DEAR JOAN: At the end of February, a darling tortoise shell (medium length hair calico) showed up at our home. You could tell she had been in a home at one time, as she was friendly but very aloof and skittish.
By mid-March, she would come to me when I called her and follow me as she knew I had food for her. Early April, we were able to catch her, take her to the vet, get her spayed and confine her to our family/laundry room to recover. She has free run of these two rooms, yet we cannot get close to her.
She is still skittish and runs from us. She is learning to play and be a cat. Is there hope for her? How long will it take her to trust us? Eventually, we would like her to be an indoor/outdoor cat, as we have 3 acres and would bring her in at night.
She so wants to get outside, as now that the weather is warmer, we open the screen door, and she sits by it. She is a smart cat and remembers her freedom and hunting days. We have named her Daisy.
Joan T., Palo Cedro
DEAR JOAN: You are doing a wonderful job of converting Daisy into a house cat, and I encourage you to keep going on the path you’re on. It will take time and work, although you should know that some cats never warm to humans, and you should accept Daisy for the cat she is.
Most cat experts recommend transitioning from outdoors to indoors gradually by allowing the cat inside, feeding it indoors and gradually lengthening the time the cat is in the house. You’ve jumped ahead, which is fine, but it could explain why she’s not yet comfortable in the house.
Move forward from where you are and make sure she has all the things indoors that she had outdoors — resting and hiding places, food, water, a litter box and scratching posts.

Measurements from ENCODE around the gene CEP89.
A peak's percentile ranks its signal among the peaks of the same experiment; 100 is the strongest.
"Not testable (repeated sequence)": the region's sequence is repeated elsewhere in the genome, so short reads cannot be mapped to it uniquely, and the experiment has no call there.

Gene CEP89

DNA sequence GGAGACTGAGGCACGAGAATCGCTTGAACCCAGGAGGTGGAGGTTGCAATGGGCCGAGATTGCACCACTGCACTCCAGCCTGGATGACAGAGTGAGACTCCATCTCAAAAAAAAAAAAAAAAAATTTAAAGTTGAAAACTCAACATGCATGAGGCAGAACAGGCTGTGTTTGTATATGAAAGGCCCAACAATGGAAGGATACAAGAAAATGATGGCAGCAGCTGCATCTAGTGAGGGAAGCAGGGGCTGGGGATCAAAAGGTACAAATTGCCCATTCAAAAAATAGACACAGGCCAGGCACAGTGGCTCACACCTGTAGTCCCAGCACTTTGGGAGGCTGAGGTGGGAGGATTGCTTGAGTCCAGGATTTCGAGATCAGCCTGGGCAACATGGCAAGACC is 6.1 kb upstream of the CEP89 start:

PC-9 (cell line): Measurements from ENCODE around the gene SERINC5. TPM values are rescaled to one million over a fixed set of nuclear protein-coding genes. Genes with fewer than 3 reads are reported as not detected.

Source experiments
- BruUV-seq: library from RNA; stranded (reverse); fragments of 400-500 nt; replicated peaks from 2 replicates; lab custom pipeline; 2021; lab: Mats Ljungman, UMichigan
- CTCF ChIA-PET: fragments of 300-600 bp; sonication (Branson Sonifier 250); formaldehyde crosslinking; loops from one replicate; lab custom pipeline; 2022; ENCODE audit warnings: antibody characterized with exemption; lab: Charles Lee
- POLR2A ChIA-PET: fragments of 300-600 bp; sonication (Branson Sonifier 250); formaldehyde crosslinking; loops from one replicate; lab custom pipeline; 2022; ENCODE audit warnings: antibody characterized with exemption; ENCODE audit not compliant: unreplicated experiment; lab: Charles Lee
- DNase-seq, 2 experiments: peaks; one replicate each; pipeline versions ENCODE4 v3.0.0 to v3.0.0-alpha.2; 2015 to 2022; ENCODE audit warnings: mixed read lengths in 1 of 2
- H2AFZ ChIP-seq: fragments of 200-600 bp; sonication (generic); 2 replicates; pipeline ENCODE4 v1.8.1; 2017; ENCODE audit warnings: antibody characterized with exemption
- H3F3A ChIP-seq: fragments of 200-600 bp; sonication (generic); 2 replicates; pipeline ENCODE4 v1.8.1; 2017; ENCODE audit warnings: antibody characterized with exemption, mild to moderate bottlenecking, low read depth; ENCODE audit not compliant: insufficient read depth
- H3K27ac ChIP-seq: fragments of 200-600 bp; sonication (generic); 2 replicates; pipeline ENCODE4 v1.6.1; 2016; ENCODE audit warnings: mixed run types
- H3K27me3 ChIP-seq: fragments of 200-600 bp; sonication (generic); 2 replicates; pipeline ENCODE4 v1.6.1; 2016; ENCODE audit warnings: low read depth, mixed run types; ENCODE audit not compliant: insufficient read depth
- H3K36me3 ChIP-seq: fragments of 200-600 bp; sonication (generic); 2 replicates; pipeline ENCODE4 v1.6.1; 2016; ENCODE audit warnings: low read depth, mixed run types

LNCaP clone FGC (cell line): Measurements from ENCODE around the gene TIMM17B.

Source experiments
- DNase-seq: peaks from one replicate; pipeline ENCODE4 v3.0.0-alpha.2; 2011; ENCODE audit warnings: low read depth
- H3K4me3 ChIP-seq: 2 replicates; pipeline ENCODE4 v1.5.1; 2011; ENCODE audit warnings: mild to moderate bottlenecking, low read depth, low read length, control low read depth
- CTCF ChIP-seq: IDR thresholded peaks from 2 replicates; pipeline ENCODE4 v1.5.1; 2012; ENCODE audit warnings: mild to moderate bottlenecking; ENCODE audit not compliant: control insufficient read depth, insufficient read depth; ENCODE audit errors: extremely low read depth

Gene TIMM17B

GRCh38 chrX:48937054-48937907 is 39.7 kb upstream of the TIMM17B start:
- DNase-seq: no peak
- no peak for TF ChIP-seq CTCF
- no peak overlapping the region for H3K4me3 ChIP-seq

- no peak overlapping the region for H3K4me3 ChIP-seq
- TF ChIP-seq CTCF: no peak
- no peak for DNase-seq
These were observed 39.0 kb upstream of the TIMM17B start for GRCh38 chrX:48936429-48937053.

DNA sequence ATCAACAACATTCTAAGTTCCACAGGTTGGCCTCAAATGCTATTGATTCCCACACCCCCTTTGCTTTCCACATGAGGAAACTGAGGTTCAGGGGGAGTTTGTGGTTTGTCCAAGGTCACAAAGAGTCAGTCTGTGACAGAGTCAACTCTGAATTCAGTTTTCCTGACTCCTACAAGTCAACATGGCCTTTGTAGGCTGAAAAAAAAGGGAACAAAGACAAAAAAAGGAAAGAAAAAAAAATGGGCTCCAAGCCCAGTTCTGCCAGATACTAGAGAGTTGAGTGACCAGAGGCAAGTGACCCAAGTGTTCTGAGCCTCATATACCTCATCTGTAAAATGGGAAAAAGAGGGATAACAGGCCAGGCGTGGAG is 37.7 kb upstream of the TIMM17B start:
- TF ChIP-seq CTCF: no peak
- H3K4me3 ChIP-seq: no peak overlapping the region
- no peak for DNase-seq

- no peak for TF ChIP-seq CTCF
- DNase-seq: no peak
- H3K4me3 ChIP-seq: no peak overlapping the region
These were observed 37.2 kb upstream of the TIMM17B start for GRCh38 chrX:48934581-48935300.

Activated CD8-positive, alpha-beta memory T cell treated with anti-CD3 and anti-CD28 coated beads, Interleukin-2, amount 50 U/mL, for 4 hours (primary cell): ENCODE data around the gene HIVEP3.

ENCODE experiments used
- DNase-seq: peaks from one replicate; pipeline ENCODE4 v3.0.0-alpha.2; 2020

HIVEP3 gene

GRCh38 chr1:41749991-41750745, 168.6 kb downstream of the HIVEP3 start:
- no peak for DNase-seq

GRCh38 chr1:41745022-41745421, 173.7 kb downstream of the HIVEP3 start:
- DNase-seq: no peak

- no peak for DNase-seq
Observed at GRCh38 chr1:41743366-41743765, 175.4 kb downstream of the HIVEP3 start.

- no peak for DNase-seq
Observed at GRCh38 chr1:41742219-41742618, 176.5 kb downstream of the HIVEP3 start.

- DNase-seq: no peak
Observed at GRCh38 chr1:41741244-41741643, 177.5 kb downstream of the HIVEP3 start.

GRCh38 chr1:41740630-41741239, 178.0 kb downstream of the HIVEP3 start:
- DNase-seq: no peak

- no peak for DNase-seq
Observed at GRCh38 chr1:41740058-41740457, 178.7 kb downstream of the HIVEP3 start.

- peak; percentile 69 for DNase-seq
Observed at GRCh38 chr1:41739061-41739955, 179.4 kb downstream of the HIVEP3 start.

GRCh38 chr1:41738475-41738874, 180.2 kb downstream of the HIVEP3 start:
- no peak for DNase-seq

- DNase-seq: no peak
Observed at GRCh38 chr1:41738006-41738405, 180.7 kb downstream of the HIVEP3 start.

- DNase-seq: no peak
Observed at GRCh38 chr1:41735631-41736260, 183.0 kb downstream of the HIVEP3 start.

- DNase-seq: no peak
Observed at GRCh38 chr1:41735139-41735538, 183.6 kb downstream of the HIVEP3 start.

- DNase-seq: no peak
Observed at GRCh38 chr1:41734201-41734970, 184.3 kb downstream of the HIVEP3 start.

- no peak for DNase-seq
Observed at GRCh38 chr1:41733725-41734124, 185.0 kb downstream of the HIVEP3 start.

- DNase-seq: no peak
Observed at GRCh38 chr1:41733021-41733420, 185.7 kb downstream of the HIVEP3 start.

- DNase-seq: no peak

While being outdoors is fraught with danger and mishap, a cat that has been living outside might find the inside a bit boring. Be sure Daisy has places to run, jump, hide and scratch, as well as interesting textures and scents to keep her occupied.
Cats like to be up high, so installing cat towers that give her a few different levels for play and sleep is important, too. The best interactive toy is you. Get some cat wands that have dangling things that you can whip around and allow Daisy to chase and stalk.
In time, she’ll get accustomed to you and her new space, but you have to be patient and let her decide when she’s ready to crawl into your lap or allow you to pet her. Try to stroke her a few times a day, but if she hoists or swats at you, stop and try again later.
Once she’s transitioned into being a house cat, letting her back outside could be confusing and undo all the work you’ve done. You also have no guarantee that she’ll return to you each night, which is a cat’s favorite time to prowl. After all, that’s how you came to have her in the first place.
If you can’t stand the idea of never letting her outside, you can try leash training or build a large screened-in enclosure in your yard that will safely allow her to explore.
Good luck to you and Daisy.
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